Hi all,When we released Community 2.0, we introduced a new group named Code Share. At this stage, we are offering our users to reference their open source projects within a catalogue in our Community. Users are asked to provide a limited number of info about their projects as we didn't want to make it too heavy to reference their projects. A short user manual is available here. Users can tag their projects in the way they prefer and, keep in mind that community content is Google indexed. Taking such an approach, it gives the freedom to our users to have their projects repos hosted on their preferred platform and can use the full power of what these different hosted services offer today. I do not believe we should start building our own hosted services as we will never be able to "compete" neither with Bitbucket nor with GitHub or any other platform available today on the market. It's also a good way for us (Progress) to avoid entering in a debate about what would be the best possible hosted services :-) as some prefer GitHub and others BitBucket.
This is rather simple/simplistic as an approach but at least it enables users to start referencing in a single place (our Communty) their open source projects and other users could then find these when searching the Community.We probably haven't promoted it well enough but it's available and waiting for you guys to start adding your good stuff in it and who knows? Maybe in the future we'll add more functionality such as the Community search engine searching GitHub/BitBucket repos and expose results sets within the Community search results.
There is always OEHive ...
Consulting in Model-Based Development, Transformation, and Object-Oriented Best Practice http://www.cintegrity.com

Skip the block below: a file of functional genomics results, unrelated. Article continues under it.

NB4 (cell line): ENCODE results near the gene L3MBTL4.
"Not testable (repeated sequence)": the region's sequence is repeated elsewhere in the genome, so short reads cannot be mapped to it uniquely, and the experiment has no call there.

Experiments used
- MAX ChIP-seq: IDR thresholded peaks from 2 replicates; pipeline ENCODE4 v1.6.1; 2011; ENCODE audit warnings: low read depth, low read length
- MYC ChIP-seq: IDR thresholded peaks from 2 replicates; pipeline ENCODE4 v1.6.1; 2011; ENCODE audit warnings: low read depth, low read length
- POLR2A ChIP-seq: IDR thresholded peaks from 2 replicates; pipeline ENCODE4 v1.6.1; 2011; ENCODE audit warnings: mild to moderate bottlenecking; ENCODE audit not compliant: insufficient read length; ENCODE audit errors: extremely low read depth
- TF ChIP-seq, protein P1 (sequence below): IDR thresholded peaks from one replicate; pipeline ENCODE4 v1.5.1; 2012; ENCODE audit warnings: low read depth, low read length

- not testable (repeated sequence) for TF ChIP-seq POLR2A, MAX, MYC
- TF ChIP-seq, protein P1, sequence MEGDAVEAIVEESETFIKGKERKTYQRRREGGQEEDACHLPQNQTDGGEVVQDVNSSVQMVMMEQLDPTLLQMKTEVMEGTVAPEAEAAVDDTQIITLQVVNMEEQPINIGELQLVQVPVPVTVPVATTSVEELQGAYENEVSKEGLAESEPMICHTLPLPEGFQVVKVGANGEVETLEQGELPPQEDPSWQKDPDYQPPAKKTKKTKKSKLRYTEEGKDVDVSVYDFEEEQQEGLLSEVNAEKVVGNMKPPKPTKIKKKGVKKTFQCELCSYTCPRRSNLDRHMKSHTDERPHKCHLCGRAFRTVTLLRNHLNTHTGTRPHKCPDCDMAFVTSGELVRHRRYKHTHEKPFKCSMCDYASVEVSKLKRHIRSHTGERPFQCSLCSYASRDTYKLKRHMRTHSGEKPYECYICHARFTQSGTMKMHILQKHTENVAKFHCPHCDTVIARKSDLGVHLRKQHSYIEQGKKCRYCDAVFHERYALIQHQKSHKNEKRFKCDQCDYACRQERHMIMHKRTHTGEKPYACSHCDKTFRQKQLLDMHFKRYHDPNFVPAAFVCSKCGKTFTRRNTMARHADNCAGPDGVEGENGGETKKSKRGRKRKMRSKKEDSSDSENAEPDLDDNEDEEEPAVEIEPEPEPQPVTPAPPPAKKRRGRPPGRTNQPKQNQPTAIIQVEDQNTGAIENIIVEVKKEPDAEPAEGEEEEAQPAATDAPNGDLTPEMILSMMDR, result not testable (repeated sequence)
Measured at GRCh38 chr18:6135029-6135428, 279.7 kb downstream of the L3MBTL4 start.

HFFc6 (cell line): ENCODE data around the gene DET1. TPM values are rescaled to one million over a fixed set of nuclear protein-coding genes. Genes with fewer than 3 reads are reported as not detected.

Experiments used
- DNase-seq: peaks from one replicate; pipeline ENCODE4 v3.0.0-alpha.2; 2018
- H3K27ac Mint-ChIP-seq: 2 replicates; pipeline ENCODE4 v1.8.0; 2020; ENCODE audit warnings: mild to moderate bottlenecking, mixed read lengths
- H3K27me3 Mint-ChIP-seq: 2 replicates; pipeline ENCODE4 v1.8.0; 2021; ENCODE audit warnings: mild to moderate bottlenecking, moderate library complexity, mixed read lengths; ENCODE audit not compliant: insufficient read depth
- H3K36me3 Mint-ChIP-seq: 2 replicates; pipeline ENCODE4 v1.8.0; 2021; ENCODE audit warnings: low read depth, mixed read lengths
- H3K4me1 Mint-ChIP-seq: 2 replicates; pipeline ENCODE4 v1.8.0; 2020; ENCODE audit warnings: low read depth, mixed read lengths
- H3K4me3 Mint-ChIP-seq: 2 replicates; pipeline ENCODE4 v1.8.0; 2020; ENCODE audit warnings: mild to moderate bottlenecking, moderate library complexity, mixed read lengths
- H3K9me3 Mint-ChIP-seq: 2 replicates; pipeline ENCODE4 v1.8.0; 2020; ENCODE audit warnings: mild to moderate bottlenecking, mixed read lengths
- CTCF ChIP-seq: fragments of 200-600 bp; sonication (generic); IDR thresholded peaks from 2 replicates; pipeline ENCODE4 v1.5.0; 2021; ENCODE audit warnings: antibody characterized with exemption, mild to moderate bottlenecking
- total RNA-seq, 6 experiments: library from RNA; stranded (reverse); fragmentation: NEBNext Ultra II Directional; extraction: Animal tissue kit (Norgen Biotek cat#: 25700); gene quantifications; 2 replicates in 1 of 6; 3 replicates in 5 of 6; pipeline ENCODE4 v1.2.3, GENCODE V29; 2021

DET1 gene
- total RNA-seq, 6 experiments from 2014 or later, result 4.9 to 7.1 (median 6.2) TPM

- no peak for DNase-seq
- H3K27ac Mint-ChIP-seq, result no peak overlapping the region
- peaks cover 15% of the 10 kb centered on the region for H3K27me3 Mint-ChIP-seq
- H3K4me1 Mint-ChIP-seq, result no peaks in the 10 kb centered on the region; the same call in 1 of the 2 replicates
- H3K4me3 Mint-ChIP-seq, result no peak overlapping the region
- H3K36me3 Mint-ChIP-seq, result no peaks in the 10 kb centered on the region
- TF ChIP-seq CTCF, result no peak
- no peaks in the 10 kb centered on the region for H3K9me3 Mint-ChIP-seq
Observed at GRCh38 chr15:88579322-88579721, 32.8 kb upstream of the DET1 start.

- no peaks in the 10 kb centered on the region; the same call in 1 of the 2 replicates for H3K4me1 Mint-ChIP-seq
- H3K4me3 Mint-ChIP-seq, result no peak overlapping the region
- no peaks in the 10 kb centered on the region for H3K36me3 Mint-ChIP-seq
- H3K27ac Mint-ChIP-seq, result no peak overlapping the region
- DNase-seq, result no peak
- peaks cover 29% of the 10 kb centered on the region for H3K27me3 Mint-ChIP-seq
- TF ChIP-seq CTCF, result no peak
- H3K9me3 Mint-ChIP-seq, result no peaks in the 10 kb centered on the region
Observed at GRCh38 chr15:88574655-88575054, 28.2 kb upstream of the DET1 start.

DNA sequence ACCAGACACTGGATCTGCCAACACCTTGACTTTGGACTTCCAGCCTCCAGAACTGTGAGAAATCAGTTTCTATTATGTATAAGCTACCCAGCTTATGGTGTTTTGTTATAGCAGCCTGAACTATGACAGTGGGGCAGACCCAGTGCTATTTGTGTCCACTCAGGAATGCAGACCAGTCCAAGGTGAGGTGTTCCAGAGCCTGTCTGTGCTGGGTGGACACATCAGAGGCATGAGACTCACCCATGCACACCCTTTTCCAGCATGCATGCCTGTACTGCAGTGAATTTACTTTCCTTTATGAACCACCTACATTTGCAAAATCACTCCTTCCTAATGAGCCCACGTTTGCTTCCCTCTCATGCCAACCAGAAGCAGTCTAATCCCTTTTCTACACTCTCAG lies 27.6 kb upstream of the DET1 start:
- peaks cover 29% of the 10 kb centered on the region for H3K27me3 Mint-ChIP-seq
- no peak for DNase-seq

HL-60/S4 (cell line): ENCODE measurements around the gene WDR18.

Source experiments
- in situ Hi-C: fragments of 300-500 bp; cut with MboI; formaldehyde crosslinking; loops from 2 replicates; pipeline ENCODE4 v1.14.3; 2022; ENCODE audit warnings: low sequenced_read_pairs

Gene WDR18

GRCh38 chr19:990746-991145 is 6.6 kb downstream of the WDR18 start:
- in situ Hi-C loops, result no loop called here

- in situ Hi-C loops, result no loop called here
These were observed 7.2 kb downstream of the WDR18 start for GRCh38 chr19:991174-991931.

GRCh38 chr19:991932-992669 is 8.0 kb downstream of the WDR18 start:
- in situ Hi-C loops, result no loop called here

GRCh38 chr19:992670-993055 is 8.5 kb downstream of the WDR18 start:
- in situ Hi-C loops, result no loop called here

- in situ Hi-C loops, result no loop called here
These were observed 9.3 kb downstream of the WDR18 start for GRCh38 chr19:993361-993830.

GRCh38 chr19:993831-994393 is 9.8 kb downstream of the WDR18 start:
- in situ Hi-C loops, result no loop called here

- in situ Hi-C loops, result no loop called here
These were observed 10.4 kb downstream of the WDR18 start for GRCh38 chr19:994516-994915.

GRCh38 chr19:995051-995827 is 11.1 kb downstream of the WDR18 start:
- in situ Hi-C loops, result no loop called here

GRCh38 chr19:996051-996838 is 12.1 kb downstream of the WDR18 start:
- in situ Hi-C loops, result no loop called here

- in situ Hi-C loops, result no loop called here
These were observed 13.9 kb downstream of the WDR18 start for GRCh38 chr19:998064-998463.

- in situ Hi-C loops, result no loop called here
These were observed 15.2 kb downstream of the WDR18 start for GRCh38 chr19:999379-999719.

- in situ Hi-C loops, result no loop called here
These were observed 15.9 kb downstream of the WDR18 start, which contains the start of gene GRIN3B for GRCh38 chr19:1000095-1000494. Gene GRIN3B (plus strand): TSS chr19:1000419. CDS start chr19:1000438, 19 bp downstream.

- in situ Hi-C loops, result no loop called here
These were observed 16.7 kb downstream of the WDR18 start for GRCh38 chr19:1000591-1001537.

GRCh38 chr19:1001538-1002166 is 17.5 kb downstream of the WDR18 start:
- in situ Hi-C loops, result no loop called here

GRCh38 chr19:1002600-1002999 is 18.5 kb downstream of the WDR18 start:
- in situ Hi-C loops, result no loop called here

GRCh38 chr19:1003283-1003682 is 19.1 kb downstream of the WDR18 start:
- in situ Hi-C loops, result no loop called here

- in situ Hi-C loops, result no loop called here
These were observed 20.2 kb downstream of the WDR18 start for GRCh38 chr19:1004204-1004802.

this post as spam/abuse.
Roundtable Product Architect
I am not using PCT but I'll pipe in anyhow :)
Re: Hg vs Git - I think Git won that war a couple of years ago. Independently of any technical arguments.
Re: Bitbucket vs GitHub - IMO, the only advantage that Bitbucket has is their free private repos. Actually I know some people that use Bitbucket for their private repos while using GitHub for their public repos.
The big advantage of GitHub is the ecosystem around their social tools. Also they are here to stay; they are certainly not going anywhere.
On that topic - Gitorious was recently acquired by GitLab. Same underlying trend as Google Code, GitHub.
Regarding adoption -
Here is the google trends for github vs bitbucket
Latest stats from GitHub I can see are 8.8M people w/ 20.5M (public?) repos.
The latest I can see from BitBucket suggests 2.5M; they do not indicate the number of repos (public or private). blog.bitbucket.org/.../bitbucket-2014-in-review
Personal opinion here :) ... - eduard/o
Let me point out that there are two quite separate problems here, probably more.